The Man Who Wasn’t There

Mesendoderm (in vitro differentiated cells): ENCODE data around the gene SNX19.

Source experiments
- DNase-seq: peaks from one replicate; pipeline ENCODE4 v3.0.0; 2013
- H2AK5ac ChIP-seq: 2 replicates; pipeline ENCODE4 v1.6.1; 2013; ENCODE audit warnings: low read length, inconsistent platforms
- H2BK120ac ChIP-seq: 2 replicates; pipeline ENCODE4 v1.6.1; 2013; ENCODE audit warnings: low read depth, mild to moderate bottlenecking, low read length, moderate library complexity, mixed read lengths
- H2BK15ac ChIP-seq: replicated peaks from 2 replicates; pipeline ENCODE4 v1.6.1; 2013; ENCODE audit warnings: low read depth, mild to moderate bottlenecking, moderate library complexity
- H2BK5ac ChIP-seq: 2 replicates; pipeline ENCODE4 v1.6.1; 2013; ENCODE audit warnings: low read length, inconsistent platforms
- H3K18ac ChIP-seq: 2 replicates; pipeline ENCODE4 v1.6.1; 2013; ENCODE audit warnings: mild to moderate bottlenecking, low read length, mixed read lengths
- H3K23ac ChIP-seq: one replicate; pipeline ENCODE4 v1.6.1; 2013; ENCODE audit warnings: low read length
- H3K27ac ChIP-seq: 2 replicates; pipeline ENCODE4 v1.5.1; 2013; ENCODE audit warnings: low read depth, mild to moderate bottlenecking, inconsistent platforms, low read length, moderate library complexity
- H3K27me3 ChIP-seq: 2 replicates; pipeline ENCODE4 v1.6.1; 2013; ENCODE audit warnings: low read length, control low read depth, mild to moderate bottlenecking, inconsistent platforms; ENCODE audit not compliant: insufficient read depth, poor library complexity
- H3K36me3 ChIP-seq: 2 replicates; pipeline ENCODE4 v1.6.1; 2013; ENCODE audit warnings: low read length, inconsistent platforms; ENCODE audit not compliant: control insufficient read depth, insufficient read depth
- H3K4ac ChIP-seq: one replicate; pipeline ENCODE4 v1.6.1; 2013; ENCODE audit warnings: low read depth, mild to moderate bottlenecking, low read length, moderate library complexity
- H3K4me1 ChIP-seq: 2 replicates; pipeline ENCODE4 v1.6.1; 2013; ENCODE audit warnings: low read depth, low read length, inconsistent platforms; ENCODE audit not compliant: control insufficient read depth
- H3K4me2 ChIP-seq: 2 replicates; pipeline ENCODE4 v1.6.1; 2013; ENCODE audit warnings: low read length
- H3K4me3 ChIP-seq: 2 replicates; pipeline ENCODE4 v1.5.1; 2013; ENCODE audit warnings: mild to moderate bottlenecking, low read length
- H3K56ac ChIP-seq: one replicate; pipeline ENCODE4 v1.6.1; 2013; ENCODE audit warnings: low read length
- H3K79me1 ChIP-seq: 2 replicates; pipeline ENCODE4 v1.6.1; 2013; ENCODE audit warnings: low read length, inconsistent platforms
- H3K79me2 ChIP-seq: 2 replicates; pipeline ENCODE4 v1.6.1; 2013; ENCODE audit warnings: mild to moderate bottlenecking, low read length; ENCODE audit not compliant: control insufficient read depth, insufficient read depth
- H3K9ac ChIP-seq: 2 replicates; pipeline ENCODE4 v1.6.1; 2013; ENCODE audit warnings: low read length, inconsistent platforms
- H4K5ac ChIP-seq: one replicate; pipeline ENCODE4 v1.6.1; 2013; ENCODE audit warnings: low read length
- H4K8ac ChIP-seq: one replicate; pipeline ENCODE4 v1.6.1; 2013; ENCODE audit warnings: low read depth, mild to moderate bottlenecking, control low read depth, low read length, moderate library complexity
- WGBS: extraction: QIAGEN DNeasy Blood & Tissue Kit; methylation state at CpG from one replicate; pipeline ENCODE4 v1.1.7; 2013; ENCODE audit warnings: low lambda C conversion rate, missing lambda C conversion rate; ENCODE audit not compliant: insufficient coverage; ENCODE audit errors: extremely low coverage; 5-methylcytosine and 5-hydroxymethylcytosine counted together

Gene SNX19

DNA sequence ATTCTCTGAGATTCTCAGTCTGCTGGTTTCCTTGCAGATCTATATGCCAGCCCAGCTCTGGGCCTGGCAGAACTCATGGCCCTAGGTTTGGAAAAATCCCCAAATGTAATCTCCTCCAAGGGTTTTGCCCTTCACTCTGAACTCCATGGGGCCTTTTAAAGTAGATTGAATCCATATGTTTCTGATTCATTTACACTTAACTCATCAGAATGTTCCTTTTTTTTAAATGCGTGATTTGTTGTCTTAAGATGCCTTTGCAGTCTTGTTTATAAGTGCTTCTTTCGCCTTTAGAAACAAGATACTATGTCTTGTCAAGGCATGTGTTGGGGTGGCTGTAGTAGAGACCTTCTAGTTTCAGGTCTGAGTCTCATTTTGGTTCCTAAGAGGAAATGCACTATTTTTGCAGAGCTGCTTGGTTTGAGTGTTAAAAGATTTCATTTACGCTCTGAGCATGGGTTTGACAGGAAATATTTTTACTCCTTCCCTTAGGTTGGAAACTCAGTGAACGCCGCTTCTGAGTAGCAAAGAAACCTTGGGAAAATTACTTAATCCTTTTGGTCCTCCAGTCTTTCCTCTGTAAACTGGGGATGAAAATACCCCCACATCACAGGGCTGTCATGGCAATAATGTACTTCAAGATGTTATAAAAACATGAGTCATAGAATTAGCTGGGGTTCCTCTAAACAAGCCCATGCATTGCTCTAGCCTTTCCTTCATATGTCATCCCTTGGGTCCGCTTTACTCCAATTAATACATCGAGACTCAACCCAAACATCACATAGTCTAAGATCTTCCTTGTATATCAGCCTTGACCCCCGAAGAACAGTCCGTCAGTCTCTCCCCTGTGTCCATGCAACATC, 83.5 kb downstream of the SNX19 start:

Shot in glorious black and white, the Coens’ homage to crime novelist James M. Cain is a moody, absurdist, existential meta-noir set in Santa Rosa, California circa the late 1940s. Sad sack barber Ed Crane (Billy Bob Thornton) is a slow-moving, barely-talking suburbanite who doesn’t seem to want much out of life. He has virtually no relationship with his hard-drinking wife, Doris (Frances McDormand), who has more fun with her loutish boss, Big Dave ( James Gandolfini). But when strange character Creighton Tolliver (Jon Polito) informs Ed that he’s looking for a silent partner to finance his dream business (something he calls “dry cleaning”), Ed sees a possible way out of his doldrums. Soon our hapless hero is suckered into a complicated scheme that finds him secretly blackmailing Big Dave about his affair with Doris, a plan he hopes will make him rich and get him some revenge at the same time. Of course, these things never go according to plan, and the Coens’ delight in following down the dominos as they fall, one by one, into an existential abyss of murder, madness and really bad moods. Winner of the Best Director Award at the 2001 Cannes Film Festival, The Man Who Wasn’t There puts a twisted spin on such Hollywood classics as Double Indemnity and The Postman Always Rings Twice, and features a terrific cast that also includes Richard Jenkins, Tony Shalhoub and Scarlett Johansson. (Dir. by Joel Coen, 2001, USA, 116 mins., Rated R) 35mm